Newspaper article The Canadian Press

B.C. Teens Found in Snowy Backcountry Hours Away from Death: Searcher: B.C. Teens Survive Two Nights Stuck in Woods

Newspaper article The Canadian Press

B.C. Teens Found in Snowy Backcountry Hours Away from Death: Searcher: B.C. Teens Survive Two Nights Stuck in Woods

Article excerpt

CAYCUSE, B.C. - Mario Gauvin is well-acquainted with the stages of hypothermia, so when the search-and-rescue manager heard that two of the teenagers his team was rescuing on Vancouver Island were found lying in the snow to rest, he knew things were serious.

The pair of young women were among five teens who became stranded on a remote logging road on Monday near Lake Cowichan, about 100 kilometres northwest of Victoria, after their four-by-four truck ran out of gas. They were all between the ages of 17 and 19.

One young man made it to a nearby town the following day, while the other four, two women and two men, weren't rescued until early Wednesday morning, when searchers arrived on snowmobiles.

The rescue team found the two women, who had left the truck in an attempt to hike out, lying in the snow, said Gauvin.

"It (hypothermia) comes to a point where you're cold and freezing and you're shivering, and then after that you get warm, so they got to the point where they said, 'That's enough, I'm tired,' and they just lie down in the snow to go to sleep," Gauvin, a member of Cowichan Search and Rescue, said in an interview Thursday.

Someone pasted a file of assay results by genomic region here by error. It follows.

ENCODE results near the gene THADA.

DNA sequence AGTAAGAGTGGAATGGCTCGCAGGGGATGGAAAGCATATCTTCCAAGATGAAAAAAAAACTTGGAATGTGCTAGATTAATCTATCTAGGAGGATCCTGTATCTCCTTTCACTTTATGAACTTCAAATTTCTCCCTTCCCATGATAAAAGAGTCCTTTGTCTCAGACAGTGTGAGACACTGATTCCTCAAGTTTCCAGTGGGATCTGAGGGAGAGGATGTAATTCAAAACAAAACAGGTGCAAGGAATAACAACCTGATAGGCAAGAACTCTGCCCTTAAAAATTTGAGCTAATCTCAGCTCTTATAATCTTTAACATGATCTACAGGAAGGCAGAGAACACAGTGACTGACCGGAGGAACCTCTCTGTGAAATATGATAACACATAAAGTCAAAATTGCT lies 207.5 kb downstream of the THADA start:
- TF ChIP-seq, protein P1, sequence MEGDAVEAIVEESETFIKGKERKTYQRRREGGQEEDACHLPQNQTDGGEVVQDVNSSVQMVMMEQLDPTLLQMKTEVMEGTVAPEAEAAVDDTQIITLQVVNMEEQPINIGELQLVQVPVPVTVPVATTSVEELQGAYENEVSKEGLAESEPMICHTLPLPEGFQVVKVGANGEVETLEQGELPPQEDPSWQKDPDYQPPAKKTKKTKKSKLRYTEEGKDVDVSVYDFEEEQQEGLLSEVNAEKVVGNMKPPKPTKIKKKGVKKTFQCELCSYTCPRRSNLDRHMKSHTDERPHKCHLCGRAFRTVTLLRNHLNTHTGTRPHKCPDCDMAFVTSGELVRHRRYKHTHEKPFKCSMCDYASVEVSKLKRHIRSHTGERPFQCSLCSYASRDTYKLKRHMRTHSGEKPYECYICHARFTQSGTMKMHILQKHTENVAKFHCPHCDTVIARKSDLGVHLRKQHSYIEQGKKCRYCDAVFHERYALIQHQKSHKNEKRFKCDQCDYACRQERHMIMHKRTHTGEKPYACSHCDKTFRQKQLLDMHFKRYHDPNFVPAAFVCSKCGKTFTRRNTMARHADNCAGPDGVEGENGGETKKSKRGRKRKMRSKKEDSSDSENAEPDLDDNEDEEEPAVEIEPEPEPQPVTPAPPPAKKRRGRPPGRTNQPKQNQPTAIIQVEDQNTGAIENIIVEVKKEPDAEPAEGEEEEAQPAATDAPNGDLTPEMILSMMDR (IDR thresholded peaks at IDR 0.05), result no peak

"I don't think they would have survived another four or five hours."

The two women were later treated for hypothermia and injuries to their feet, said Gauvin. The other two young men, who were still at the vehicle, were also taken to hospital as a precaution, according to the RCMP.

The RCMP said the five teens set out into an area near Lake Cowichan, driving their four-wheel-drive truck down a logging road that was covered in deep snow.

They didn't have any emergency supplies or warm clothes, and the area where they became stranded was out of cellphone range, said Cpl. Warren Potter of the RCMP.

The temperature was hovering around freezing, and the snow was piling up, said Potter.

"With no emergency equipment, such as candles, blankets, appropriate clothing, food or water, they spent the first night in the truck," Potter said in an interview. …

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